==============================  CFJ 2324  ==============================

    Craig is a player.


Caller:                                 Murphy
Barred:                                 Wooble

Judge:                                  ais523
Judgement:                              TRUE



Called by Murphy:                       03 Jan 2009 15:28:21 GMT
Assigned to ais523:                     08 Jan 2009 06:54:26 GMT
Judged TRUE by ais523:                  12 Jan 2009 11:05:19 GMT


Caller's Arguments:

Craig mentioned on IRC the other day that e is the same Craig listed in
the Registrar's report as having been a player from 2002 to 2003.  By
implication, e hasn't attempted to register since then, so the 30-day
limit isn't an issue.

It's plausible that Craig intended to register if and only if eir
contract with Warrigal succeeded in assigning a referent to "Markos
Sophisticus Maximus".  It's also plausible that that contract failed
to do so; it attempts to define MSM as an office, which Rule 1006
only allows rules to do.

Warrigal has questioned Rule 1006's restriction, in light of the
general perception that contracts can successfully define dependent
actions pertaining to their internal state, despite Rule 1728's
similar restriction.  I can think of a few plausible resolutions:

  1) Dependent Contract Changes are backed by the first paragraph of
     Rule 2198, so those should be okay.

  2) Other contract-defined dependent actions:
     a) don't work, but we didn't realize it until recently.
     b) do work, because internal contract state is pragmatic based on
          whatever the parties accept.


Caller's Evidence:

Caller's evidence, part 1 of 2:  Text of the contract in question

> This is a public contract and a pledge. Warrigal CAN terminate this
> contract by announcement.
> The Badge of Markos Sophisticus Maximus is a singleton asset whose
> recordkeepor is Markos Sophisticus Maximus. Ownership of the Badge of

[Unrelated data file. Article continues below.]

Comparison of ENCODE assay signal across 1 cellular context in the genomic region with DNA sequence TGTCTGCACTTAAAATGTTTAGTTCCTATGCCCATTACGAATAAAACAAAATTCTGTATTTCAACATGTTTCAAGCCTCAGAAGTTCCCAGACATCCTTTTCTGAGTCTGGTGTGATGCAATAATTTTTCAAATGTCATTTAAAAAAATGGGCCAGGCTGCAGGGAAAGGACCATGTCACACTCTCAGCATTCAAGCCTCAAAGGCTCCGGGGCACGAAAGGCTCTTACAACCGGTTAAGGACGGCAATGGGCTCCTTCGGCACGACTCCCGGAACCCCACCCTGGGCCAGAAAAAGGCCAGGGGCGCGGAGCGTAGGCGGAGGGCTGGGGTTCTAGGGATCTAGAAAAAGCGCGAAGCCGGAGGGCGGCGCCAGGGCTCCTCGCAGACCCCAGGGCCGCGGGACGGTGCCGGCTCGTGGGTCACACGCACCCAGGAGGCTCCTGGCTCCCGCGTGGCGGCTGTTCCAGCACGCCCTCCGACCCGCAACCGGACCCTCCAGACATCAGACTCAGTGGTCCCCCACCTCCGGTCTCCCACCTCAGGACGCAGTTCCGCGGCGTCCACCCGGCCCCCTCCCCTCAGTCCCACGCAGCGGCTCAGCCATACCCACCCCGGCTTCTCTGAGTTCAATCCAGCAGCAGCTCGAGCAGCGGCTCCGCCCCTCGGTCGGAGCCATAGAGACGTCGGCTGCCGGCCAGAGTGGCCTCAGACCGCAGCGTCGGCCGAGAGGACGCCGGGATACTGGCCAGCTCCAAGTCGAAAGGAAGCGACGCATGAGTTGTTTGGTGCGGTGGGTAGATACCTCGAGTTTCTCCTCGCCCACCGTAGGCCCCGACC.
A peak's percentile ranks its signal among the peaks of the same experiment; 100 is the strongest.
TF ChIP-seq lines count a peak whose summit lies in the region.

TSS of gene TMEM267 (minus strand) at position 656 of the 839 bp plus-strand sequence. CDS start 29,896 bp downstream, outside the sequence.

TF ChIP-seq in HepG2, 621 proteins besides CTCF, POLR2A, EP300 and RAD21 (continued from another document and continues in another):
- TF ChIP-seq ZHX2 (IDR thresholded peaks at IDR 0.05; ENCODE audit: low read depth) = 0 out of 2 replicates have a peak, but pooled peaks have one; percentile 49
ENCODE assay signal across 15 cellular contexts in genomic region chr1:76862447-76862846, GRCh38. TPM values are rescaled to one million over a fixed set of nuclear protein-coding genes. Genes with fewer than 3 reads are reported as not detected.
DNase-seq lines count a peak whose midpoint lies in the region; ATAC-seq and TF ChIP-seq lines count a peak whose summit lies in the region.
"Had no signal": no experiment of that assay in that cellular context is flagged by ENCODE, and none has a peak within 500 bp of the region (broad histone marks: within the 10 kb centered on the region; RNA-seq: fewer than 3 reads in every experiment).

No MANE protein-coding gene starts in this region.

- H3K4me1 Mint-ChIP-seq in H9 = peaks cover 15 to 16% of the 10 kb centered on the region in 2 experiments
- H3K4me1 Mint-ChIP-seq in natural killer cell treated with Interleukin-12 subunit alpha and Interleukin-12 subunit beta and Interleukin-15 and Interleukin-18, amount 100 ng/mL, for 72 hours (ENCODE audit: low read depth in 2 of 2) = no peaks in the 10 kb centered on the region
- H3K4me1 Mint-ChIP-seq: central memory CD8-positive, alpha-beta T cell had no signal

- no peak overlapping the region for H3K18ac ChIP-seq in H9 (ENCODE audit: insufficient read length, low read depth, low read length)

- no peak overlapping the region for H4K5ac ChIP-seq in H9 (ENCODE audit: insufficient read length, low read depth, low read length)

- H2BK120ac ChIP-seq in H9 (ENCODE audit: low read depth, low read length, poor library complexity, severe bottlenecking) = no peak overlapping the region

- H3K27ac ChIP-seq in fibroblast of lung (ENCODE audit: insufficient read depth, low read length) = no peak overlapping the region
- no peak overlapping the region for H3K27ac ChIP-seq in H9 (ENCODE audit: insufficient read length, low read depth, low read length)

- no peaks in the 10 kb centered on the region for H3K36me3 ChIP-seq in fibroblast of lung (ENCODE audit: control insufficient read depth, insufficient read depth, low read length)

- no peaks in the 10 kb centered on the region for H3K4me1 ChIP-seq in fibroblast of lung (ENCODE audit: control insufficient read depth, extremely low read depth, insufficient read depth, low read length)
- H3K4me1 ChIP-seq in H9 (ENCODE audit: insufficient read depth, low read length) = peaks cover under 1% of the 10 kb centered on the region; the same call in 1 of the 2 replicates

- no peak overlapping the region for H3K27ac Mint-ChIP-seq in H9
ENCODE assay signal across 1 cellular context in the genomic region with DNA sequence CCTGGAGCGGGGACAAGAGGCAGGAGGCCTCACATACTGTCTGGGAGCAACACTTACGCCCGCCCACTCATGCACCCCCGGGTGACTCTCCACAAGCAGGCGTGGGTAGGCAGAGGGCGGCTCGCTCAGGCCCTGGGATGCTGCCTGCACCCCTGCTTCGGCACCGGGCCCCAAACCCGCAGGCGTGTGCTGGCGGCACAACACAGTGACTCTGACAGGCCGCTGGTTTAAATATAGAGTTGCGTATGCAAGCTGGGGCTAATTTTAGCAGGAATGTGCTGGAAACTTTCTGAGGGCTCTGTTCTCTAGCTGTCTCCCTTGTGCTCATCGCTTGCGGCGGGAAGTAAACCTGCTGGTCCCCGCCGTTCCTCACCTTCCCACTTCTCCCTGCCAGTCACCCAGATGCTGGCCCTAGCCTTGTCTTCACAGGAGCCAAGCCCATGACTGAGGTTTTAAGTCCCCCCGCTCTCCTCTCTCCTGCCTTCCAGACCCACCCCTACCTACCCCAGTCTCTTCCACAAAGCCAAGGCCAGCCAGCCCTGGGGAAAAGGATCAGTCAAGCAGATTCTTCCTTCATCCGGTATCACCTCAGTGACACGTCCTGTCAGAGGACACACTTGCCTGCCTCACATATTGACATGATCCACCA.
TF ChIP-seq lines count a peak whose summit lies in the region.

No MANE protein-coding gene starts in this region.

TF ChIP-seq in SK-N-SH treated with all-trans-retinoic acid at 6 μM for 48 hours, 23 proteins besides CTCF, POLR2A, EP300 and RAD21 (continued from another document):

> Markos Sophisticus Maximus is restricted to parties to this contract.
> Initially, the Badge of Markos Sophisticus Maximus is owned by
> Warrigal. Markos Sophisticus Maximus is an imposed office held by the
> owner of the Badge of Markos Sophisticus Maximus.

Caller's evidence, part 2 of 2:  Craig's purported registration

> I suspect that MSM couldn't register before, being a player already.
> But now that it's me, and I'm not a player...
> Markos Sophisticus Maximus registers.


Gratuitous Arguments by ais523:

I always interpreted contract-defined dependent actions as being
shorthand. The Gnarlier Contract defined a switch-like object, which is
generally believed to have worked. It wasn't a switch due to not being
defined by the rules and not having a recordkeepor, but describing it as
like a switch was the easiest way for everyone to understand how it
worked. As far as I can tell, contract-defined dependent actions are
similar; they aren't actually rules-defined dependent actions and aren't
backed by the rules, but it's an unambiguous abbreviation for, for
instance, "This contract can be changed if all the same conditions are
met as would be met for a dependent action without 3 objections." So I
don't think there's a crisis here. As for whether the registration
worked, I have no idea; I don't really understand what the scam in
question is trying to do.


Judge ais523's Arguments:

This case hinges around what exactly happened when Craig sent the
message in question. The sentence in question was
{{Markos Sophisticus Maximus registers.}}

The only definition of Markos Sophisticus Maximus that has been
suggested, or that seems plausible in context, is the definition that is
given by a pledge by Warrigal (of which Craig is obviously aware, being
a party to it):
Markos Sophisticus Maximus is an imposed office held by the
owner of the Badge of Markos Sophisticus Maximus.

Now, it is clearly impossible for a contract to create offices. The
relevant precedent here is CFJ 1930, which found that when a contract
uses a rules-defined term, it is using the rules-defined meaning not the
English meaning, unless it explicitly says otherwise. An office is
defined by the rules as "a role defined as such by the rules"; so the
contract cannot create an office. So Fight Arena failed, because
creating a "secret rule" is something that although impossible,
certainly made sense. A contract obligating someone to create a secret
rule is much the same as a contract obligating someone to do any other
impossible thing; ridiculous and you'd be a fool to join, but legally
parsable. In the case of contract-defined dependent actions, meaning has